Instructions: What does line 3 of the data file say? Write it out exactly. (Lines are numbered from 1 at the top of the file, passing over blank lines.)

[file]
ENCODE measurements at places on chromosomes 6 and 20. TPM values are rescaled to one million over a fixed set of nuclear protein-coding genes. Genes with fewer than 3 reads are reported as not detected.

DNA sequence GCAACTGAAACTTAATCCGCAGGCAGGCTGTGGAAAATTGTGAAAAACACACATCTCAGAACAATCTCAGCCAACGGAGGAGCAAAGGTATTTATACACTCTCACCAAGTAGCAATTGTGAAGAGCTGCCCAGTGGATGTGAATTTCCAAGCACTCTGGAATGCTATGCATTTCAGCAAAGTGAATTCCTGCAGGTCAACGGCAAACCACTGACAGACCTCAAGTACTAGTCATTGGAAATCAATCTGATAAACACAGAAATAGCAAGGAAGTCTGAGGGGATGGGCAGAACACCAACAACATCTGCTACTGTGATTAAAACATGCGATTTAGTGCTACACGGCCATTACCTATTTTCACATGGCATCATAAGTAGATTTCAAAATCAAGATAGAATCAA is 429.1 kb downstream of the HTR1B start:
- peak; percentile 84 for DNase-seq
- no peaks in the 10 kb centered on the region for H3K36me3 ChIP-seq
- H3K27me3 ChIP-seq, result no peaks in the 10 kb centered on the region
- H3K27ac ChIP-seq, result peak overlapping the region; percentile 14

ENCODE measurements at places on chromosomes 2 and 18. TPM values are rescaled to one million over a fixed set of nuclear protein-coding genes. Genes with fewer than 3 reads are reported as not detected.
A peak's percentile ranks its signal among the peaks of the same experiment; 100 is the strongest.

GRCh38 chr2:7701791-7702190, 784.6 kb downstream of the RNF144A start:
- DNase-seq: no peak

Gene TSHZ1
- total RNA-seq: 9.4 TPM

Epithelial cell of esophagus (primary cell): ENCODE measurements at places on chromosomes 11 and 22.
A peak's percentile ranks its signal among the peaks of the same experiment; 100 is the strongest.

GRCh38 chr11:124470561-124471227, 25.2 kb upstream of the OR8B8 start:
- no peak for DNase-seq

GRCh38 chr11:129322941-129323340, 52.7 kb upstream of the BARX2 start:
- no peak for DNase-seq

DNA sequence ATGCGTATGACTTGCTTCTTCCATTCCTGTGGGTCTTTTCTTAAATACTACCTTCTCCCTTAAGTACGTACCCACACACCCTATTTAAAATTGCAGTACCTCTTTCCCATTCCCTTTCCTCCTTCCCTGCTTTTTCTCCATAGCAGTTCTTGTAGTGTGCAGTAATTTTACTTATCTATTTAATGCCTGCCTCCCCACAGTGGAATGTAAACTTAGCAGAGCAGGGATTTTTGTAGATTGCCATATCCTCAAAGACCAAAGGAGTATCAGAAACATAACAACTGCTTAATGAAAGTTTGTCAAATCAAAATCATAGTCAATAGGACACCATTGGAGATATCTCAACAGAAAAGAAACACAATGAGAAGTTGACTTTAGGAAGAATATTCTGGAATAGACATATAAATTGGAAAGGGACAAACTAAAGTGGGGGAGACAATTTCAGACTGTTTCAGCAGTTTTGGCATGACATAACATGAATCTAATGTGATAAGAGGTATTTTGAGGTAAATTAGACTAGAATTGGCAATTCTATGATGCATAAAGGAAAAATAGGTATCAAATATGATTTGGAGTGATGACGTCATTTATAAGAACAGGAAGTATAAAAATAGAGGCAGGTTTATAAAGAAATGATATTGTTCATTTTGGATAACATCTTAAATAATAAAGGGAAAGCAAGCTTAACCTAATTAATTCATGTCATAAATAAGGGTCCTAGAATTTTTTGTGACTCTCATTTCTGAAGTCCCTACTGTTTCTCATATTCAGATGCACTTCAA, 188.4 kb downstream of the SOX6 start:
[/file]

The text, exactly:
- peak; percentile 84 for DNase-seq